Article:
Los Angeles, U.S.A., 7 May, 2005–Wellington, N.Z., 23 June, 2005.
Come and share your words with other writers.
Read from your own work, the words of others, or just come and have a pint and a listen.
Looking for directions to the Wunderbar? Go to www.wunderbar.co.nz
Submissions for Catalyst
Submissions are currently being considered for Catalyst 4.
Please send: poetry, prose, fiction, excerpts from scripts (film, theatre etc.), experimental works, song lyrics etc. plus a brief contributors note and self-addressed envelope (to ensure that you get a reply) to: Doc Drumheller, Catalyst, PO Box 3083 Christchurch.For further information please email email@example.com.
Celebrating the launch of his new book:
'Leaves Of Light', published in LA by Caza De Poesia.
Three events over three days:
1. Thursday July 7th, 8pm, at Creation (105 Worcester Street, Christchurch).
"The Place and the Power of Poetry in Latin America"
A presentation by Ron Riddell with images and readings from his work, accompanied by readings from five Christchurch Poets.
2. Friday, July 8th, 9pm. at Wunderbar, Lyttelton
Party extravaganza with Ron reading excerpts from his work accompanied by Le Mot Cafe and readings from five Lyttelton Poets
3. Saturday July 9th, 11am. Madras Café Books
Ron reading from his new book, a book signing and discussion at Madras café books.
Copies of Leaves Of Light will be available for sale at the various venues.
Leaves of Light, is the 15th collection of poetry by the internationally celebrated N.Z. poet Ron Riddell. Published in June 2005 in Los Angeles, U.S.A., by Caza de Poesia, it is the third bi-lingual volume (English/Spanish) to be published by the poet. The poems were written in N.Z. and Latin America between 2000 and 2004. Leaves of Light has been awarded The House of Poetry International Award (U.S.A.) for 2005.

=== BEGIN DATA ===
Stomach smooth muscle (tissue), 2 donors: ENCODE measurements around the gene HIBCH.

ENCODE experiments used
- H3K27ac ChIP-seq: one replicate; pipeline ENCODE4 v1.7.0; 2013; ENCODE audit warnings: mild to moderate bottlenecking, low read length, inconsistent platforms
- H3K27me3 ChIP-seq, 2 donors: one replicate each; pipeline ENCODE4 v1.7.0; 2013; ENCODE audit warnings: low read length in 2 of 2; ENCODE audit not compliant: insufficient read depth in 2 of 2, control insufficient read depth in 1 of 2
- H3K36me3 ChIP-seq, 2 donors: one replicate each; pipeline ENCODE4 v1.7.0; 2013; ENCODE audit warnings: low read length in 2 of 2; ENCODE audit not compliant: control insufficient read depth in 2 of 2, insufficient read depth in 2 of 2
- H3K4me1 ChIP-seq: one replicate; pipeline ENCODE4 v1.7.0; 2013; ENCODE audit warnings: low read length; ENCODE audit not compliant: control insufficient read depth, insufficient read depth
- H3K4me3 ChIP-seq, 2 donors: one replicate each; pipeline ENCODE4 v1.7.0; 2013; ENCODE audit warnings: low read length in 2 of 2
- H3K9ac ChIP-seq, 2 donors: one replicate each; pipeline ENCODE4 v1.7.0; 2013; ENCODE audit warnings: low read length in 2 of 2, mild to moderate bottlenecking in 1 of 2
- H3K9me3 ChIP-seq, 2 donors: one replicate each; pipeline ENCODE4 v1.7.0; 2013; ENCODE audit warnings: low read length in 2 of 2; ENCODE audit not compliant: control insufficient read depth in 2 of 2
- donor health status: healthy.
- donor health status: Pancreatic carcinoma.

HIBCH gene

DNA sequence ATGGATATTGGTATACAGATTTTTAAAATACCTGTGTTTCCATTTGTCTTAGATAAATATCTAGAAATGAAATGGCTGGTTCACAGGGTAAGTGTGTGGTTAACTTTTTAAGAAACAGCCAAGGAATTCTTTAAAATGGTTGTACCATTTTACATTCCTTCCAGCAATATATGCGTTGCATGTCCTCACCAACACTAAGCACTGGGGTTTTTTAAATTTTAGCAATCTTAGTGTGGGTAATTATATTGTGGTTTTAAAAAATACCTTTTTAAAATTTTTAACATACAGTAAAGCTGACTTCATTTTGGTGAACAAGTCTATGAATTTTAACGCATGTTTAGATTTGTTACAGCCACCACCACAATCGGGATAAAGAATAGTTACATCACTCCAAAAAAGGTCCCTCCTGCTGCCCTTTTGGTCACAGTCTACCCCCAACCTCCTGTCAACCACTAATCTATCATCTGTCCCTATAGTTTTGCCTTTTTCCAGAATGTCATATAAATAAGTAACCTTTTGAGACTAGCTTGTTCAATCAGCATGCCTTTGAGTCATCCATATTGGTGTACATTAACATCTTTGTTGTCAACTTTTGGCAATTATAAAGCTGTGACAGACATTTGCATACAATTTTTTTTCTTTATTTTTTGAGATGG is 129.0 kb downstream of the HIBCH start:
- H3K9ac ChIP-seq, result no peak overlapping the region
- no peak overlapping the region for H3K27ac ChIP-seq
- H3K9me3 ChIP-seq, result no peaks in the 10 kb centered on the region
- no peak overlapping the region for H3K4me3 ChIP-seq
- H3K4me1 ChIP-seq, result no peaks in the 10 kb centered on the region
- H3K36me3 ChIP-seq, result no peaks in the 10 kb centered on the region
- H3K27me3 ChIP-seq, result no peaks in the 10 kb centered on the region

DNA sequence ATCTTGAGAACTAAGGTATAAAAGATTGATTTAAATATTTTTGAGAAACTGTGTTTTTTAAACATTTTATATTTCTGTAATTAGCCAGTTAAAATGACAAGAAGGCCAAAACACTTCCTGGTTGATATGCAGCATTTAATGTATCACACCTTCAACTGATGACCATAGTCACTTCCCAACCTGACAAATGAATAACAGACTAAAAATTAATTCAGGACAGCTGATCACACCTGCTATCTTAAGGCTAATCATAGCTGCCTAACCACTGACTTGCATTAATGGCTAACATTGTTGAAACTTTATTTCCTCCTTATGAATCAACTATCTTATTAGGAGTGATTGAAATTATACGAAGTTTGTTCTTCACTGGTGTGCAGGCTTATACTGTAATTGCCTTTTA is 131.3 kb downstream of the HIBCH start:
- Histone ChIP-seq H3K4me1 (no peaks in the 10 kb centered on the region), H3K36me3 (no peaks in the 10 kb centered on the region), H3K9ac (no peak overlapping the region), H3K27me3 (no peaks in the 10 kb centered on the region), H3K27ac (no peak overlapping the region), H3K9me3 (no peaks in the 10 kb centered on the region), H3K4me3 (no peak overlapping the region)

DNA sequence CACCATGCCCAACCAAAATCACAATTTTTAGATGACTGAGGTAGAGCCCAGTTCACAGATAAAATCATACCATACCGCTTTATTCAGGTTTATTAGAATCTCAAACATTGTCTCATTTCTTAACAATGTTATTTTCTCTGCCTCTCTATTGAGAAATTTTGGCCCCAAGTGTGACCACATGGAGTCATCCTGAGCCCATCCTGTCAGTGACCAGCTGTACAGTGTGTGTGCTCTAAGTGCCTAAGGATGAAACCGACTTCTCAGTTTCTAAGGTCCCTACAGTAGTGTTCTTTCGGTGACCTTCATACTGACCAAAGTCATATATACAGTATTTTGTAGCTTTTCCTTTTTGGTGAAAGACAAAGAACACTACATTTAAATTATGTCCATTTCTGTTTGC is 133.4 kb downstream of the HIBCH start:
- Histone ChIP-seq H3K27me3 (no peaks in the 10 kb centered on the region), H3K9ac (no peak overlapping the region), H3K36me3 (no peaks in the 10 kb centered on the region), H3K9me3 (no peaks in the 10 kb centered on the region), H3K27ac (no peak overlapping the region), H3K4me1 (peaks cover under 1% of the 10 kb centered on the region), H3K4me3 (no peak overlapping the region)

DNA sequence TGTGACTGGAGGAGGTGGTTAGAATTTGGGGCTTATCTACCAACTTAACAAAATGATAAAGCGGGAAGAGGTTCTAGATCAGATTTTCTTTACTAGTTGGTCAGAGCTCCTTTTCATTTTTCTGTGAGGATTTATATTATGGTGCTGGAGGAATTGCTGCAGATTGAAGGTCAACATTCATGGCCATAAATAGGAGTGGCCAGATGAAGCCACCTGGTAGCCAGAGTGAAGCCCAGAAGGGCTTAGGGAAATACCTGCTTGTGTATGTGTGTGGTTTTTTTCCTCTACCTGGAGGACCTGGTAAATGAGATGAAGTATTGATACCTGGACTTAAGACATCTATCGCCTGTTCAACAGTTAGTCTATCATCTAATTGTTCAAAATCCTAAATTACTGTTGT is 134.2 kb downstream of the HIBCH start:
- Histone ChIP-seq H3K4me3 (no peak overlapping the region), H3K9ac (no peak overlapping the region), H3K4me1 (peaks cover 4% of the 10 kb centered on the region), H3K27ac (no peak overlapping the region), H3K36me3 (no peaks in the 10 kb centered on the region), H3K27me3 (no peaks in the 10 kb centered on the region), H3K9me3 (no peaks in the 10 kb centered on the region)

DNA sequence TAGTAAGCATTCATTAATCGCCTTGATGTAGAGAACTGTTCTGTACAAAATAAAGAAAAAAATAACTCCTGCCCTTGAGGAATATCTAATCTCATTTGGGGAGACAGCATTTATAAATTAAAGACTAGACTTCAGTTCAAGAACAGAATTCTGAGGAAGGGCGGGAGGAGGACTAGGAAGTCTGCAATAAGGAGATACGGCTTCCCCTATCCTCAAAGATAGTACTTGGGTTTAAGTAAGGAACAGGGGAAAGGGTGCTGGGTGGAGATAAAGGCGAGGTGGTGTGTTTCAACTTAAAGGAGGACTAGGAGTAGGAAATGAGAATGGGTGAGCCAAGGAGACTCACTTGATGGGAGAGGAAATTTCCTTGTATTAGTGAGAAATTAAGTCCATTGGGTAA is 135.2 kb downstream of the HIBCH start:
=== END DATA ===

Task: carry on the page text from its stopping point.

Leaves of Light is a fresh, lively and lyrical collection of poems, which celebrates the natural world. It also deals with themes of oppression and exile; encouraging a peaceful approach to such human challenges and injustices. With tones of humour, compassion and warmth, the poems celebrate human diversity and sharing.
Ron Riddell is founder and director of The Wellington International Poetry Festival in Wellington, New Zealand. He and his Colombian wife, Saray Torres, organize annually this important new festival on the international cultural scene. In 2004 he was finalist in The Wellingtonian of the Year Awards. In 2005, Riddell has participated in The Austin International Poetry Festival, Texas, U.S.A., El Encuentro Internacional de Poetas en El Salvador and the United States National Poetry Month, in Los Angeles, featuring in events such as The Metro Poetry in Motion and the Poetry Showcase at the Alex Haleigh Gallery in Gardena.
Ron Riddell has previously published two very popular bi-lingual collections of poetry, El Milagro de Medellin, Medellin, Colombia, 2002 and Spirit Songs, Medellin, Colombia, 2004. The latter was launched in Los Angeles in February, 2004 at the Residence of The New Zealand Consulate General, Los Angeles.